Dr. Hsu-Min Chiang Discusses Parenting Needs of Chinese Parents of Children with Autism from America, Macau, and Taiwan

Hanna Wang
April 28, 2021

Chinese parents of children with autism spectrum disorder (ASD) often have high parenting stress and face lots of stigma. However, limited research has focused on the parenting needs of this group and their comparisons across different societal settings. On March 18, 2021, Dr. Hsu-Min Chiang, Visiting Academic at the University of Saint Joseph, gave a lecture about her study on parenting needs of Chinese parents of children with autism from America, Macau, and Taiwan.

By recruiting 94 parents of children with ASD from the three societies through local organizations, Dr. Chiang compared the differences between Chinese American parents and Chinese parents in Macau and Taiwan in terms of support services received. She found that different societies have different expectations toward children’s behaviors, but all parents are worried about their children’s future and none of the support services were sufficient to meet the parents’ needs. Dr. Chiang suggested that parent education and social services should be designed to assist parents of children with ASD to gain knowledge and build self-efficacy to reduce their stress and support child development.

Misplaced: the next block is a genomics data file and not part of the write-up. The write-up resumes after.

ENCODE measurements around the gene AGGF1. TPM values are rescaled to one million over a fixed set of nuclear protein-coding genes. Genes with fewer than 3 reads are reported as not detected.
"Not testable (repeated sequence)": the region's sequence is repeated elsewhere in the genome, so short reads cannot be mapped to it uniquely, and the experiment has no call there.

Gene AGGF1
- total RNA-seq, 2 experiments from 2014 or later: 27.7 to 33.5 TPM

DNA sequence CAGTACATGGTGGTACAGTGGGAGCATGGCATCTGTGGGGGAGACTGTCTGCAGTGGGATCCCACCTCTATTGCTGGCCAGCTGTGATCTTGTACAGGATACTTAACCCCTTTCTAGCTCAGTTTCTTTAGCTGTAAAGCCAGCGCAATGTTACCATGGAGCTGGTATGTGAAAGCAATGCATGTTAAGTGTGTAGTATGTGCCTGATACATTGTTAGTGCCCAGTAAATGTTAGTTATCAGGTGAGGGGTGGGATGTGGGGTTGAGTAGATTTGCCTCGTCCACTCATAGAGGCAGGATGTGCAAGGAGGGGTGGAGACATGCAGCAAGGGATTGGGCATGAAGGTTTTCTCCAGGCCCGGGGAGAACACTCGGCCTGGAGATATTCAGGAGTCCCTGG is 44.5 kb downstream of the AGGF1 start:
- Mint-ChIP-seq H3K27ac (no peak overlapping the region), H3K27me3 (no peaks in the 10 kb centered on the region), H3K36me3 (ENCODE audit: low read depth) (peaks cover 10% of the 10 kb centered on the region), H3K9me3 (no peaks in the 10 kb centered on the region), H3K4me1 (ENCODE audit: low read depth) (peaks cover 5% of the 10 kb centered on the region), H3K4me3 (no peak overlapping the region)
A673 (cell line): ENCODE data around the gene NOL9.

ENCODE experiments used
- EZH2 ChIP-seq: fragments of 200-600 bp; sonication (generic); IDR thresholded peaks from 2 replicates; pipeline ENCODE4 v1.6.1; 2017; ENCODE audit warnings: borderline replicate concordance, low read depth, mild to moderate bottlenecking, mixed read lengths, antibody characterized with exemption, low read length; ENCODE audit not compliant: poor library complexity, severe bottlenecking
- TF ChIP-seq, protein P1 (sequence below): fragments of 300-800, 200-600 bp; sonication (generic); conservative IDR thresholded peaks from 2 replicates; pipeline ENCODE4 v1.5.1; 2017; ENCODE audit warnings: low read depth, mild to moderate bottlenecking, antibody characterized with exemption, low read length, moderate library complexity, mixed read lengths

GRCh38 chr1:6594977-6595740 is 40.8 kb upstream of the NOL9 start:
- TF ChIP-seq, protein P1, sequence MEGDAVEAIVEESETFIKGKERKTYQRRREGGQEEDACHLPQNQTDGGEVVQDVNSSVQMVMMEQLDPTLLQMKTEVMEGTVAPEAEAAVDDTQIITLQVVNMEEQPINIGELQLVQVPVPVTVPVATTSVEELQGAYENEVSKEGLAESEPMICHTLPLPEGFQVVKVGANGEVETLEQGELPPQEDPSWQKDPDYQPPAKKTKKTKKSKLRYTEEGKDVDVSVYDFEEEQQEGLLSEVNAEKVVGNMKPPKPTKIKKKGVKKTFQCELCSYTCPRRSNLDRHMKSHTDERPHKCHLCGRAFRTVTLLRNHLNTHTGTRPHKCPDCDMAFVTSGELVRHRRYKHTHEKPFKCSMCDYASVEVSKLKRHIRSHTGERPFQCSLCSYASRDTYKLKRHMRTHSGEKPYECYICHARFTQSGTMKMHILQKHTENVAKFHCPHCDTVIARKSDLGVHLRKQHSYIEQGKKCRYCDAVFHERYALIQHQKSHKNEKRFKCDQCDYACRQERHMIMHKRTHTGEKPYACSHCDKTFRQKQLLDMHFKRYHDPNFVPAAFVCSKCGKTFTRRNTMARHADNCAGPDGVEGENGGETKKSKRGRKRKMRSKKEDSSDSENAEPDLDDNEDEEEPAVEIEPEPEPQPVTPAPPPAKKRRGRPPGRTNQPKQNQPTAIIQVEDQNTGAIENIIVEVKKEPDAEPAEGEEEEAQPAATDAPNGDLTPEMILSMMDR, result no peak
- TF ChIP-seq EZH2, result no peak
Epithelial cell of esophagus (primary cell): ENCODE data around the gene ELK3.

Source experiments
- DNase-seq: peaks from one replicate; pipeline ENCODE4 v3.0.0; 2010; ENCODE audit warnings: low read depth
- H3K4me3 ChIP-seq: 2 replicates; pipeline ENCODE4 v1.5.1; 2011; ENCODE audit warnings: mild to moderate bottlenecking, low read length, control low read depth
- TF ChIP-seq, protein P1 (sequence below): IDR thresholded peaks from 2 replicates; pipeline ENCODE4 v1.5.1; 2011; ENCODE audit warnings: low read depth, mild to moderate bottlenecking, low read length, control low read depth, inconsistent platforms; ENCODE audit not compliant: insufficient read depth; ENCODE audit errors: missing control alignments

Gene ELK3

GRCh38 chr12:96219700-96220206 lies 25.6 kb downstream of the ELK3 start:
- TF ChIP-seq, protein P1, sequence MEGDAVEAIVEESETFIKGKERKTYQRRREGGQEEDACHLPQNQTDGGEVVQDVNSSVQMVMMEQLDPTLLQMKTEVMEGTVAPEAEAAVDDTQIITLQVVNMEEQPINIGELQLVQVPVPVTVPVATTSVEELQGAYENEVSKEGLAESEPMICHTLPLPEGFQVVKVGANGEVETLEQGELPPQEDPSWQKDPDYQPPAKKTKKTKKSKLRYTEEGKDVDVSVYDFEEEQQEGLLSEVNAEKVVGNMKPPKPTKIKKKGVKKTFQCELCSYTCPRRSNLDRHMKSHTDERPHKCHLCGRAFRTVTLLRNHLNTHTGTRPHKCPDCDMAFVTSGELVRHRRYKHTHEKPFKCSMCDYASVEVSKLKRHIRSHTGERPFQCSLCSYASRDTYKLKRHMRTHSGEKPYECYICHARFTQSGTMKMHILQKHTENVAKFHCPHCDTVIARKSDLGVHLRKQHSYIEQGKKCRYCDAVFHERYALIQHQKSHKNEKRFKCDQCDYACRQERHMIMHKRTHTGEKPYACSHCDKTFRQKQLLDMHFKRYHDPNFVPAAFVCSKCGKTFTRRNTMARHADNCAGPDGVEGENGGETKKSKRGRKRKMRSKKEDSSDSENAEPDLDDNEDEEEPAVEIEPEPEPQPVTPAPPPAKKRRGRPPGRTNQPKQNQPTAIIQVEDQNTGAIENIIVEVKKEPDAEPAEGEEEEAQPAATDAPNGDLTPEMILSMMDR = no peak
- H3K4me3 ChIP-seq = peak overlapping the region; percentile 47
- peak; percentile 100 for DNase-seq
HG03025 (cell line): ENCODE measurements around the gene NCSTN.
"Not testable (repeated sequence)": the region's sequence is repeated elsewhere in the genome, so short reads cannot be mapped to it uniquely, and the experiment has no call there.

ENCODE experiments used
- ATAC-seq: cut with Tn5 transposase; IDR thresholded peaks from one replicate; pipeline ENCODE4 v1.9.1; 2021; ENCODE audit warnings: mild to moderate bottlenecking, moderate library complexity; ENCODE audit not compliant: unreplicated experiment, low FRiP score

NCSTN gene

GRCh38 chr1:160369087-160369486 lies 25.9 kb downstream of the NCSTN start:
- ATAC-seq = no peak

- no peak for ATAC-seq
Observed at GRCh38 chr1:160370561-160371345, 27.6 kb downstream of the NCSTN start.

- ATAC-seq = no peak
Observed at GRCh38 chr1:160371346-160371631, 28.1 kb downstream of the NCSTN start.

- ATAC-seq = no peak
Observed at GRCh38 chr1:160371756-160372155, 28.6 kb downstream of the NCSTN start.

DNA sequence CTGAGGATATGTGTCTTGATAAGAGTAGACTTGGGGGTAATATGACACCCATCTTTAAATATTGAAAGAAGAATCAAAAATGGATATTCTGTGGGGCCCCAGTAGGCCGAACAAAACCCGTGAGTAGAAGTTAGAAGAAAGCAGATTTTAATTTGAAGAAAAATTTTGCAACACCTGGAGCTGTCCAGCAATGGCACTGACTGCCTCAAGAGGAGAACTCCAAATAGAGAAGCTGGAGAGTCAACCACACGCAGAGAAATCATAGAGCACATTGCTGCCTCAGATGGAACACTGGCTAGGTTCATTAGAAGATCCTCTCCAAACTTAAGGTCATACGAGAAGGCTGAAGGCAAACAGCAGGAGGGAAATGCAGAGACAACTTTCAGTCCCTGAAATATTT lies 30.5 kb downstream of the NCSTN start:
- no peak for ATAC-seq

You can watch the video of this lecture here. This lecture was moderated by Qin Gao, Professor and Director of the Columbia China Center for Social Policy, which co-hosted the lecture with the Weatherhead East Asian Institute.

Columbia Affiliations
China Center for Social Policy